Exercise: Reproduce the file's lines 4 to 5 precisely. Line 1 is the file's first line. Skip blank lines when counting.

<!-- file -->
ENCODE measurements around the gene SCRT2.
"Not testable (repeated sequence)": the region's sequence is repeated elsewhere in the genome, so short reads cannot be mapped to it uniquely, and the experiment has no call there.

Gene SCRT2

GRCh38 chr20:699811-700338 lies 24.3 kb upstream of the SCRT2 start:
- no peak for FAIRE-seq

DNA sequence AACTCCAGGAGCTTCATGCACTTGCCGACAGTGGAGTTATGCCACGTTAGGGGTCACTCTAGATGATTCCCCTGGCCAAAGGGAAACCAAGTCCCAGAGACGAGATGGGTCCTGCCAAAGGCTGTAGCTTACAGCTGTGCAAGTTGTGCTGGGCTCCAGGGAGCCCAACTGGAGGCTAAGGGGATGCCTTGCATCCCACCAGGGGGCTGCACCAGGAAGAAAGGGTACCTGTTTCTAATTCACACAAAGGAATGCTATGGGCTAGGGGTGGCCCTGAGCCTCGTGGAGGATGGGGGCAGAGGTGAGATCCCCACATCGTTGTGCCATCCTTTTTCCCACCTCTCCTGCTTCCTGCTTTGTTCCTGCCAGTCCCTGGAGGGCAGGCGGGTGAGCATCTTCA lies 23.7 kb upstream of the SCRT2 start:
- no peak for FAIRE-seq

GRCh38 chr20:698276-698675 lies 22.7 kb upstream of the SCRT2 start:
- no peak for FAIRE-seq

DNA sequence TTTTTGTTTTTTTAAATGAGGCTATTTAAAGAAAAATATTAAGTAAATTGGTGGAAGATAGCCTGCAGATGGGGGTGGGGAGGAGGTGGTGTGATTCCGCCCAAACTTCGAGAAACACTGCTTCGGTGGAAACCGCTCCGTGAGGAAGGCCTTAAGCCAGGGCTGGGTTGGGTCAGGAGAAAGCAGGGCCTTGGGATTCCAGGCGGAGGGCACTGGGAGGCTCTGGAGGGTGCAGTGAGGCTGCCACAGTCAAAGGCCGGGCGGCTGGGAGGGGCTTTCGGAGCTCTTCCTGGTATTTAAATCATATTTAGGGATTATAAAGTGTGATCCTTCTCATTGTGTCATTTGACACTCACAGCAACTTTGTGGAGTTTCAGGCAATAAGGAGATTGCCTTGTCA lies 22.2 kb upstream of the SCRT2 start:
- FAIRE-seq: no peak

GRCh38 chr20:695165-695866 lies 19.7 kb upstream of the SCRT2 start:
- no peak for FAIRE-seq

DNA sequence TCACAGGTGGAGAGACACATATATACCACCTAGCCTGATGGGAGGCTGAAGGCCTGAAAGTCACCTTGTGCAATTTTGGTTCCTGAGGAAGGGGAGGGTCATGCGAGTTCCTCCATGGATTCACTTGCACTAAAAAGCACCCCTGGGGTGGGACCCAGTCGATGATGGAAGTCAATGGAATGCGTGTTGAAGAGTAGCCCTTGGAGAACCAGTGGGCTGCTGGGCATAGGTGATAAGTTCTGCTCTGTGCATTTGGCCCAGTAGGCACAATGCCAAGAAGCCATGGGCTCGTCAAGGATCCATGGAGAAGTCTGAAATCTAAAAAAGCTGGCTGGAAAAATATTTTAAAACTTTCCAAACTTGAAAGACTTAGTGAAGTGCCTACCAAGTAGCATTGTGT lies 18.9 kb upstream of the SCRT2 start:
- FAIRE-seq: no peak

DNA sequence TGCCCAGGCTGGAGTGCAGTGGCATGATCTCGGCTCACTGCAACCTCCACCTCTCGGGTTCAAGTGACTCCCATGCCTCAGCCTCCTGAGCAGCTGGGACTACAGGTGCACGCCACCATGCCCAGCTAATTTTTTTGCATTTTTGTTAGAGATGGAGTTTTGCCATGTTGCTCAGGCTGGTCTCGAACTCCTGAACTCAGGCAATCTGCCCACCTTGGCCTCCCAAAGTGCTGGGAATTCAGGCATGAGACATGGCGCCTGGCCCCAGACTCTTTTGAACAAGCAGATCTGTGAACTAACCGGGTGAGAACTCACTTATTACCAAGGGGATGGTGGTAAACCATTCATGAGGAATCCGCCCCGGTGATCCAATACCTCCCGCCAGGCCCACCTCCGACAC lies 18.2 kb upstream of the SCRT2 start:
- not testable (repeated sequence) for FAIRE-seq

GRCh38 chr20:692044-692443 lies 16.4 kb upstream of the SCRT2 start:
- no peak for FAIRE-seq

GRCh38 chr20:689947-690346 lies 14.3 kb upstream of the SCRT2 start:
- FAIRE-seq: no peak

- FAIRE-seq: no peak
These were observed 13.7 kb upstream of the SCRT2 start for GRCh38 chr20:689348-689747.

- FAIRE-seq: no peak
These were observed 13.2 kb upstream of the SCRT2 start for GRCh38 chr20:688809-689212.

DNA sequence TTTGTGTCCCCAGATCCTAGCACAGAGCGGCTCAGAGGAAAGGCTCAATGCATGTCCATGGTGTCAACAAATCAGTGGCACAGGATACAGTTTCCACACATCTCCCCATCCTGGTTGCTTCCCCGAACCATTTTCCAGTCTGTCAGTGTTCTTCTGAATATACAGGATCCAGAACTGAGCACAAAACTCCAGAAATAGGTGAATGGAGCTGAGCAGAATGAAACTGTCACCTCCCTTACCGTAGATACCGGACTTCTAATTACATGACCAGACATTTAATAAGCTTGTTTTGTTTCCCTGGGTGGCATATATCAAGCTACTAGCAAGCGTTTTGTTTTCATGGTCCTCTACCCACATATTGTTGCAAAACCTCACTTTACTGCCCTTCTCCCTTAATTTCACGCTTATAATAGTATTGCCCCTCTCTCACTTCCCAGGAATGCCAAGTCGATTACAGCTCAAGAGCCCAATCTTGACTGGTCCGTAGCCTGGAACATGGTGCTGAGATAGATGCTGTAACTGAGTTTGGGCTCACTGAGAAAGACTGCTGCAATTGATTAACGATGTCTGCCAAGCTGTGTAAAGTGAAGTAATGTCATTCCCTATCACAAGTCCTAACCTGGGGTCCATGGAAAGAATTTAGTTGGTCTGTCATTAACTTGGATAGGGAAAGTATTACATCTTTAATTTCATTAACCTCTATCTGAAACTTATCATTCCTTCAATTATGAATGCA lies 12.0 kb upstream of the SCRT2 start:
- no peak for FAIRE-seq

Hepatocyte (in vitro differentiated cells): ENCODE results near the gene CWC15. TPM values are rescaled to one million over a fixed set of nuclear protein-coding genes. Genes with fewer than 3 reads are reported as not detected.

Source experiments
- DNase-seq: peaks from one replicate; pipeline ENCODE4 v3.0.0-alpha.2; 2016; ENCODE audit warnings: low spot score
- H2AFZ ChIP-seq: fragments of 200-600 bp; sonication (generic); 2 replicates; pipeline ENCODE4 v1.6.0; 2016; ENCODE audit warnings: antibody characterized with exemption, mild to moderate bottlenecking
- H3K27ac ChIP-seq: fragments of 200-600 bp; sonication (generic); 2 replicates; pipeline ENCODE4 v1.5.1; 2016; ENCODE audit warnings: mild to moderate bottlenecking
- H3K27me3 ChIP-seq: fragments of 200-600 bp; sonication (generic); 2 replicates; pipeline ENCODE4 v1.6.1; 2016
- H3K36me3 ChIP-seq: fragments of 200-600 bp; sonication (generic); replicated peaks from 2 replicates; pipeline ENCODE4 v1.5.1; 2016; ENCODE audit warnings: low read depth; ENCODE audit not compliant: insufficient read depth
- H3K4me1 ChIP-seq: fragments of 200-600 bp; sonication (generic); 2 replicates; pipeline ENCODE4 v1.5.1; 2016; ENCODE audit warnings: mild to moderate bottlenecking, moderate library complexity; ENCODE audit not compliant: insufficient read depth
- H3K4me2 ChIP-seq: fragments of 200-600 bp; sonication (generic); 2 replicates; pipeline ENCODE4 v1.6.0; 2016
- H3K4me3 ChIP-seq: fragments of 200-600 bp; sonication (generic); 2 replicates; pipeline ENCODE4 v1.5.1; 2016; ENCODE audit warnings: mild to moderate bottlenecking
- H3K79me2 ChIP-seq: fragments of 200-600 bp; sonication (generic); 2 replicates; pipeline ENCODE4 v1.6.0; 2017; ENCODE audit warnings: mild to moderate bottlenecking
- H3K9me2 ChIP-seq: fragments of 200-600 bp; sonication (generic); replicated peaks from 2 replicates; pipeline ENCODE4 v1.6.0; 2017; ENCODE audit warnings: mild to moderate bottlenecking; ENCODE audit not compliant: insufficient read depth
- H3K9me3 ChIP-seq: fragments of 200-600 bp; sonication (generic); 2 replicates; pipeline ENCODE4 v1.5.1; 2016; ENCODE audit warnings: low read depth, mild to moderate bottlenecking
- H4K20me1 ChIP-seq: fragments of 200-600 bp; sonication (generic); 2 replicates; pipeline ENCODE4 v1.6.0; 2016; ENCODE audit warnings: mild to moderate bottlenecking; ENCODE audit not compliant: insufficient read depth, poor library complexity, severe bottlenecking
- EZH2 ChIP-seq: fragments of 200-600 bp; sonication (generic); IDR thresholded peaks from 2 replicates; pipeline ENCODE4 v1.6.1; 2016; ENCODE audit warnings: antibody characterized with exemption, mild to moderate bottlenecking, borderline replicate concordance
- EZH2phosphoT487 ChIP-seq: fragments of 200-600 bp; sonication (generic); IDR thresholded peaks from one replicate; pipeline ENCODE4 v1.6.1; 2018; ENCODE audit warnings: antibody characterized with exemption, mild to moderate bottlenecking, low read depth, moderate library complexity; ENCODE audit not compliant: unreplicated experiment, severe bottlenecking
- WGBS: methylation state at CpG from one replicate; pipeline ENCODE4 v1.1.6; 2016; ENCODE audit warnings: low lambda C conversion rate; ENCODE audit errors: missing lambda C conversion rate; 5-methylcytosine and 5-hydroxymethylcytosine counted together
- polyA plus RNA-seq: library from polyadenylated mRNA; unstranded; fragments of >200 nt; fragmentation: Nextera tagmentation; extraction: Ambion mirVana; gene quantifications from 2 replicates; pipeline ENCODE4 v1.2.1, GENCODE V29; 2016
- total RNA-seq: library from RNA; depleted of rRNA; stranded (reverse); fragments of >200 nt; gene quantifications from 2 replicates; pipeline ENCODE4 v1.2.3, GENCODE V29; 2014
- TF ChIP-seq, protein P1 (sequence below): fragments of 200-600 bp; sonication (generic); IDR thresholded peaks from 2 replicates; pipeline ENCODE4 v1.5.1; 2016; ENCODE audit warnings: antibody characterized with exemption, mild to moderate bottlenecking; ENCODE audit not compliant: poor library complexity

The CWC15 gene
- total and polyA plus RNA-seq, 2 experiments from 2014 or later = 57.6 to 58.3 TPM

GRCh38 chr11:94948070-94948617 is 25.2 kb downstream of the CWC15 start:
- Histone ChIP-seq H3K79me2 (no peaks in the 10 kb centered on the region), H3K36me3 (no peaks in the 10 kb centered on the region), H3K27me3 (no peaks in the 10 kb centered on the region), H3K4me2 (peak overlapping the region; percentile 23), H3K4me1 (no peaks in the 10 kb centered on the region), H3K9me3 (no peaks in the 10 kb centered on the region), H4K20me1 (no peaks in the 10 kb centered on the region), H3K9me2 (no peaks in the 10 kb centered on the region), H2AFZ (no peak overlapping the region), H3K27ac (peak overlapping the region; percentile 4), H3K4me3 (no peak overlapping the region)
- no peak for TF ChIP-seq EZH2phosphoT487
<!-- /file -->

GRCh38 chr20:699811-700338 lies 24.3 kb upstream of the SCRT2 start:
- no peak for FAIRE-seq